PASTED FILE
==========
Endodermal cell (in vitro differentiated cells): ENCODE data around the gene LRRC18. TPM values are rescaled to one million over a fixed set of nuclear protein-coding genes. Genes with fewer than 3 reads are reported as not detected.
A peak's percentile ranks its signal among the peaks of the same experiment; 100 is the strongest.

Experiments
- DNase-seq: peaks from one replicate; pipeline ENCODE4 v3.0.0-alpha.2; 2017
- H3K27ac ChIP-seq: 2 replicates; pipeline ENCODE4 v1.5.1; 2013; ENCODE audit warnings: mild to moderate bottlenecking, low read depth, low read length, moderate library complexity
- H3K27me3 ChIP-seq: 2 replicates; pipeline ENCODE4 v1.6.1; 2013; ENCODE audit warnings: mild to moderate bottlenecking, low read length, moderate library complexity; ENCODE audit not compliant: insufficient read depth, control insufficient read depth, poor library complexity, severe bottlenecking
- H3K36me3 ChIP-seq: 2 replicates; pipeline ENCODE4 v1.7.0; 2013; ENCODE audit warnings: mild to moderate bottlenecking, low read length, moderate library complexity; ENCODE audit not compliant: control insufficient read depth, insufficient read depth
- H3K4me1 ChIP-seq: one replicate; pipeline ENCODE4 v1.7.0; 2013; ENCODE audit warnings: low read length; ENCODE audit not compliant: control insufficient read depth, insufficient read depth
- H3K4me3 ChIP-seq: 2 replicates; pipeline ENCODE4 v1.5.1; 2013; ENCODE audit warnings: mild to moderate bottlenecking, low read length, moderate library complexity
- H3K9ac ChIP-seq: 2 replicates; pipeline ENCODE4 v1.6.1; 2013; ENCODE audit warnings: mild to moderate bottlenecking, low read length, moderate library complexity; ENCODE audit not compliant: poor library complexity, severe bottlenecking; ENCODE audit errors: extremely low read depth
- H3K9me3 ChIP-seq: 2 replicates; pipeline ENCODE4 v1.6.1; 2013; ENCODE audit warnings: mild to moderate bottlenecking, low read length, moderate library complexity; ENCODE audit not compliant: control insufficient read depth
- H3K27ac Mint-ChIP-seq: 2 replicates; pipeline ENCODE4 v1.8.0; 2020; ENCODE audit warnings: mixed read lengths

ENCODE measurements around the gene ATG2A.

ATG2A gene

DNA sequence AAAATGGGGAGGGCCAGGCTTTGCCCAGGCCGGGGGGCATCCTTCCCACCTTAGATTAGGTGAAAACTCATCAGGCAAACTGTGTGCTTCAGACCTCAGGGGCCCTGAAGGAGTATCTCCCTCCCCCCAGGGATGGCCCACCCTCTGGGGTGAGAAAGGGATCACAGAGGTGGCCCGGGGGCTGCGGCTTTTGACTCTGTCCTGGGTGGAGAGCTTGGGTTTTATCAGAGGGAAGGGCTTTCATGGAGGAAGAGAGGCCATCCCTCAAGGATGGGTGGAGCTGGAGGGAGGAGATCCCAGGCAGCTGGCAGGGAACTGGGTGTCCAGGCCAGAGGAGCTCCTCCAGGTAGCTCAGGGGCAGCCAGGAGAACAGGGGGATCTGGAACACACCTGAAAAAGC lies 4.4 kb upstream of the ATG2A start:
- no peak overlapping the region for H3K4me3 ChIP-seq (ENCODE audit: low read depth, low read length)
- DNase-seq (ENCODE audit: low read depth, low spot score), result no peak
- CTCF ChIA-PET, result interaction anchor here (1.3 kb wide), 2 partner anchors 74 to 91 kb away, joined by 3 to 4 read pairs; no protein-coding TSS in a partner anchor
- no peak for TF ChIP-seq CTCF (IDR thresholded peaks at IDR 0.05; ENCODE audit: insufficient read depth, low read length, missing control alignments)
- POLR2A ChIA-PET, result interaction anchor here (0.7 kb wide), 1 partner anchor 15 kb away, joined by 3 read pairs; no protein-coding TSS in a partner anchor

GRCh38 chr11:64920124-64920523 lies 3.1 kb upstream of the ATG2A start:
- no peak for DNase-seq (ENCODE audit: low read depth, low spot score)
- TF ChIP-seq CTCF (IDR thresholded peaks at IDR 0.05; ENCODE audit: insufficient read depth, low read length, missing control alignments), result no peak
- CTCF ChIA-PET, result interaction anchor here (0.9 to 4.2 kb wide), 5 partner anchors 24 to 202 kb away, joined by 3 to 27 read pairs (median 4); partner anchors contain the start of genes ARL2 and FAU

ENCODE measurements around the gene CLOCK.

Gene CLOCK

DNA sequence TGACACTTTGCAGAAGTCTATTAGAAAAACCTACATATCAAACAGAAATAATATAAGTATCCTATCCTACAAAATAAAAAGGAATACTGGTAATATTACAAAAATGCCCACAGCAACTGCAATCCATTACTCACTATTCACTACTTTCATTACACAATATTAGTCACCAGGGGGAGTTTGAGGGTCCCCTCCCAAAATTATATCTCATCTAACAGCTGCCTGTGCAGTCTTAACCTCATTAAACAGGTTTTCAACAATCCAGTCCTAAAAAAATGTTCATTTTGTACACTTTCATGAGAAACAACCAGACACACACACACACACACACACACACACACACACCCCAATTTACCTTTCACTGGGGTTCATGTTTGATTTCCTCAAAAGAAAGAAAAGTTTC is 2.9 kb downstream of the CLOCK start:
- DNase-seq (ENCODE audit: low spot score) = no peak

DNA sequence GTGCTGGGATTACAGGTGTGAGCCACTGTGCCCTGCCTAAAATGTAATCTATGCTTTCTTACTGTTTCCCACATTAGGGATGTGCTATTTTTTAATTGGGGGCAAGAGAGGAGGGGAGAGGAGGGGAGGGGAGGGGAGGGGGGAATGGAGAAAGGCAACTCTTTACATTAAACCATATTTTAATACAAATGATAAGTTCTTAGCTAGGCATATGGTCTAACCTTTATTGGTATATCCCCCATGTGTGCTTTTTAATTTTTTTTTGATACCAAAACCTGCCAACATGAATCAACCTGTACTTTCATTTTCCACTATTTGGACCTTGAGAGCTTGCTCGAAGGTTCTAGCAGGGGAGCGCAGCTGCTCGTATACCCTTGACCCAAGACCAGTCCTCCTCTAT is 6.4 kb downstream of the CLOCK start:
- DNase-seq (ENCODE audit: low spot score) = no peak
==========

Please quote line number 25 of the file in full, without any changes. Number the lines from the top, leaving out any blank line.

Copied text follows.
ENCODE measurements around the gene CLOCK.